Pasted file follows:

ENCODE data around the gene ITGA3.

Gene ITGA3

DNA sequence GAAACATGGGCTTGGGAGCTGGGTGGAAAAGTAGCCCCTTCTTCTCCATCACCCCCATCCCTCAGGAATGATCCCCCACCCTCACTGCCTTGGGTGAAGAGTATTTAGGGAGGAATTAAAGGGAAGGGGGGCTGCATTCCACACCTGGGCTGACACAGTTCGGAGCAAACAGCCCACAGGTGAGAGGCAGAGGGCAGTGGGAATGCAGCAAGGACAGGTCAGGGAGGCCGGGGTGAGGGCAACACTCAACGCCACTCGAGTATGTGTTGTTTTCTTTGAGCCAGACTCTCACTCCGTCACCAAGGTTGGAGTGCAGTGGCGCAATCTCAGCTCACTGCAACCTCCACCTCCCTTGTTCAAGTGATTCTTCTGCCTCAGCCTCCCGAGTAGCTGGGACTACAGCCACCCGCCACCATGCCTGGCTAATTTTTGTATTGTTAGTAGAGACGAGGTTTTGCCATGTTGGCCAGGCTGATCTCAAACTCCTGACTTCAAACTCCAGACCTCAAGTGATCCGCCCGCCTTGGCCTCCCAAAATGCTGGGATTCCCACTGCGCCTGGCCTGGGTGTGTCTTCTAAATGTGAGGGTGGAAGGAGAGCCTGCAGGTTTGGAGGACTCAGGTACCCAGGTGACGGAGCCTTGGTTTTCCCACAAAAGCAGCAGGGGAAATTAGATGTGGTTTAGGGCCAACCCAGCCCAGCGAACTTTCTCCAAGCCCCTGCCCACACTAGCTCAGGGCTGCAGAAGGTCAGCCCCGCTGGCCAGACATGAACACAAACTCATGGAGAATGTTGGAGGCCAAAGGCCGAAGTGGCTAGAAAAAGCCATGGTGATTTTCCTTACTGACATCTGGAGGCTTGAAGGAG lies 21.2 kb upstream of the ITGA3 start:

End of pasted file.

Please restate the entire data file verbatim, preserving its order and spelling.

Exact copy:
ENCODE data around the gene ITGA3.

Gene ITGA3

DNA sequence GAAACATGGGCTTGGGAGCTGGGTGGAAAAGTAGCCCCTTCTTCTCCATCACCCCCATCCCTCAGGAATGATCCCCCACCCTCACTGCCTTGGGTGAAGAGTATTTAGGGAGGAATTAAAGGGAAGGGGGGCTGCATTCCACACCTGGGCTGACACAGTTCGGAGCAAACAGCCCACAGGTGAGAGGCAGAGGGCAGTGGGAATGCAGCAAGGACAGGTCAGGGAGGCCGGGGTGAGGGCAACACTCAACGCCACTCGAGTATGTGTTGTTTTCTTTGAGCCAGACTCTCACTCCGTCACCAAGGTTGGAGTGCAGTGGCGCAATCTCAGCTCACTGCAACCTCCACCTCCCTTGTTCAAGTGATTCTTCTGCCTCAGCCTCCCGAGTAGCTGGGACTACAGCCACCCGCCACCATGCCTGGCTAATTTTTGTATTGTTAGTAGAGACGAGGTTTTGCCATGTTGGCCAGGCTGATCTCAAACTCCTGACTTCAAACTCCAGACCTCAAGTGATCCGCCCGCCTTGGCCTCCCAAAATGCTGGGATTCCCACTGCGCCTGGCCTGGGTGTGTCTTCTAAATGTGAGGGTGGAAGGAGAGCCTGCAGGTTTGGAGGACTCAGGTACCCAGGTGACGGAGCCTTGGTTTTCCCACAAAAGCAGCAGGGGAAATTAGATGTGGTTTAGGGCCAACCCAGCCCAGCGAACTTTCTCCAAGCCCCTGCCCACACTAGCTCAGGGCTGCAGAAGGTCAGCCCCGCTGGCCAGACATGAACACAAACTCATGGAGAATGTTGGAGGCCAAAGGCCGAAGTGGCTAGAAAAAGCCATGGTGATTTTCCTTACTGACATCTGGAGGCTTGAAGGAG lies 21.2 kb upstream of the ITGA3 start: